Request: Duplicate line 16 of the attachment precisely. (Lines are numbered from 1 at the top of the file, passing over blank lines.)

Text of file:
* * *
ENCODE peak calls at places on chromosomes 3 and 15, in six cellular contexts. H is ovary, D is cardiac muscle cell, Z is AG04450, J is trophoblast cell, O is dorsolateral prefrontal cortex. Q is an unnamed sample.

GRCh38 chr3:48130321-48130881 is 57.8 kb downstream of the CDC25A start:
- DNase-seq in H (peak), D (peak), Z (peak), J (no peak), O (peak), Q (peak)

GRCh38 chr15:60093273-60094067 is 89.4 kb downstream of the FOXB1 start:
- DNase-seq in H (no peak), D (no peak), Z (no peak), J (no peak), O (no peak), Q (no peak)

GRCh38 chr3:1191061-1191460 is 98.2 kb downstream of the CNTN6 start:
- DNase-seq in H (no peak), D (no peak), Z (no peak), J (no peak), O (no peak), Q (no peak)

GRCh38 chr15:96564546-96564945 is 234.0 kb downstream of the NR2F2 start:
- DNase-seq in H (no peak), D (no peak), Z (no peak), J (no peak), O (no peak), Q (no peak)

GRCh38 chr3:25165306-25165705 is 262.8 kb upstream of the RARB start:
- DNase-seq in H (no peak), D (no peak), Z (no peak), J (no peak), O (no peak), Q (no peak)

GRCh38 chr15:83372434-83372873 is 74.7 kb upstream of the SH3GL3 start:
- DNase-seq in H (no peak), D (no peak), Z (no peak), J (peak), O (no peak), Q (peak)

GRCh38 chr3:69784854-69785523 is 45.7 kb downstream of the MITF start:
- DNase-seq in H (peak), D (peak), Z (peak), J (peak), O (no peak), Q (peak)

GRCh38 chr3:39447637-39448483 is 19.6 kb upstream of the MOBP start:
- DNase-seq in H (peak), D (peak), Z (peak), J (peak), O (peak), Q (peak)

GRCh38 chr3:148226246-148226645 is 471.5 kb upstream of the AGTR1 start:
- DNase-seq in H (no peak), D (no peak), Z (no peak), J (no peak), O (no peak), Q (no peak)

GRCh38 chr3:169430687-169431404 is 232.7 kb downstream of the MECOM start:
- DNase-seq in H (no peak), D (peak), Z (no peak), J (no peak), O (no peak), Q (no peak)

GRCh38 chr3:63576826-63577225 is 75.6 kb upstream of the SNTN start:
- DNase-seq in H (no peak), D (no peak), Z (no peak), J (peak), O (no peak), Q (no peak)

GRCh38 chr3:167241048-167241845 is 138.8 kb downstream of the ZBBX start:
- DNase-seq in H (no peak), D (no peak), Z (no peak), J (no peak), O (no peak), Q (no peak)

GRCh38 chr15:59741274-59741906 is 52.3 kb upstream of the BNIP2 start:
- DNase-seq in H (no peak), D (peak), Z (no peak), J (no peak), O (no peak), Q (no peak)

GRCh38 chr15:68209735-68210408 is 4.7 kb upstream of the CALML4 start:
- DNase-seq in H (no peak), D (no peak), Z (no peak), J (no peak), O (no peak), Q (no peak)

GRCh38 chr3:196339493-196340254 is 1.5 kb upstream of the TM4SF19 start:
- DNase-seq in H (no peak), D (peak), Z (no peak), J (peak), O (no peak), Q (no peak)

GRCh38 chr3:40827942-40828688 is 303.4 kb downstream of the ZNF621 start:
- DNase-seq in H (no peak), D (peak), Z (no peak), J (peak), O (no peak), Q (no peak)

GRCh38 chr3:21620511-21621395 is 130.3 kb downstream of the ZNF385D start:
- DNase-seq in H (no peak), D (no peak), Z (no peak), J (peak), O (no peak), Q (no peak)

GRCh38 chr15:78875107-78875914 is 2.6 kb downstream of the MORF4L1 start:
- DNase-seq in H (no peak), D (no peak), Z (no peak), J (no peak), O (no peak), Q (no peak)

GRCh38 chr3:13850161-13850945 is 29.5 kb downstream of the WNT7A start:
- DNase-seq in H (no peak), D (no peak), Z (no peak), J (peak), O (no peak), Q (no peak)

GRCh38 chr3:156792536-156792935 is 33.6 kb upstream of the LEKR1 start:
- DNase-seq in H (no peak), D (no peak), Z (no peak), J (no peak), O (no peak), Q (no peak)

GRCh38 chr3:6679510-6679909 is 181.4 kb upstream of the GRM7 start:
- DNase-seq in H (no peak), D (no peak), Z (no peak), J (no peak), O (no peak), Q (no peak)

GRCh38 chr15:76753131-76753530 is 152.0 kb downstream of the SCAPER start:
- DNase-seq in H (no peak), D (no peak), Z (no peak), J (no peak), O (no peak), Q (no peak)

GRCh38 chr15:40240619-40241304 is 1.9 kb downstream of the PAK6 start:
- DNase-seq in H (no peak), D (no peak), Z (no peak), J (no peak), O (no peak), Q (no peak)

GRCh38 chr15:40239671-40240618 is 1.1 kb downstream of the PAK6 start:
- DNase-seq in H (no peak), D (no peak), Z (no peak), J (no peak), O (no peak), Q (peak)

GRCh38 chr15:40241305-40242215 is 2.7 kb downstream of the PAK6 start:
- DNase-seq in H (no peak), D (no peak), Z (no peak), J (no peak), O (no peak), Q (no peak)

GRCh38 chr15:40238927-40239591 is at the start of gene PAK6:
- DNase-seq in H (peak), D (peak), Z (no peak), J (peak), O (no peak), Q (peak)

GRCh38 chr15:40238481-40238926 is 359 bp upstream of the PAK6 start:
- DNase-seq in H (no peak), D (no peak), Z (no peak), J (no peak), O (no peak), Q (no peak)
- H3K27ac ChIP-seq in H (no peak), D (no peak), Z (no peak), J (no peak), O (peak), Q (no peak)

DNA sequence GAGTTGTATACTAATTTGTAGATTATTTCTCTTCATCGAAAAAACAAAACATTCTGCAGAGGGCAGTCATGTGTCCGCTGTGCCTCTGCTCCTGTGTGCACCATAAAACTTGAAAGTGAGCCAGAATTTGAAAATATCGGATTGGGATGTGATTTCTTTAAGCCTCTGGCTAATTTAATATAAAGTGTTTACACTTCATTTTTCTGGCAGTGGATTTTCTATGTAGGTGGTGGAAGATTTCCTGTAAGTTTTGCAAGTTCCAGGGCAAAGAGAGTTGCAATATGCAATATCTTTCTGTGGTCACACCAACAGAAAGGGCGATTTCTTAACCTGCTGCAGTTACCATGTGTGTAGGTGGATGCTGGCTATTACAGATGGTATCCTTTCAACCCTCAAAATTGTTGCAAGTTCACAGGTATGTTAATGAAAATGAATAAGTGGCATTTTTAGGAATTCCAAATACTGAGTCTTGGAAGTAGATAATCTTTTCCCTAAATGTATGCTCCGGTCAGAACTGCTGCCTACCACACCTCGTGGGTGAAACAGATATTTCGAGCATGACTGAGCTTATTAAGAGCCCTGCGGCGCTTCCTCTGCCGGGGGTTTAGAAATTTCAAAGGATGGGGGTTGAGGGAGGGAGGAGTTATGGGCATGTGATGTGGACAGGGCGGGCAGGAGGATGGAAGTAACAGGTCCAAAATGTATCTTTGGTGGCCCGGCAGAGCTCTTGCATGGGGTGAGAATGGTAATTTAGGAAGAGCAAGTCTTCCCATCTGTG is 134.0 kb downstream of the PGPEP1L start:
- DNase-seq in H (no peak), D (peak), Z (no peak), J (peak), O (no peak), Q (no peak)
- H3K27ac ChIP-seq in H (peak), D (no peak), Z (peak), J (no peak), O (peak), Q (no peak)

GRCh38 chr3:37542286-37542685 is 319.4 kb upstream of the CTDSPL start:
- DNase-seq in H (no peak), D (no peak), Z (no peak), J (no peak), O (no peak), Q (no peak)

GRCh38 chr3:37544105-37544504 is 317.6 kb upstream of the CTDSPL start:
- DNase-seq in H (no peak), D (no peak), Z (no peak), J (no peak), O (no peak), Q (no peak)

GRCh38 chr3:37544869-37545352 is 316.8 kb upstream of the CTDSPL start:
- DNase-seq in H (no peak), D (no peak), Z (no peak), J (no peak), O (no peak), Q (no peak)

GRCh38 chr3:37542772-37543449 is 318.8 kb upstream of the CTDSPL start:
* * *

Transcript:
GRCh38 chr3:39447637-39448483 is 19.6 kb upstream of the MOBP start: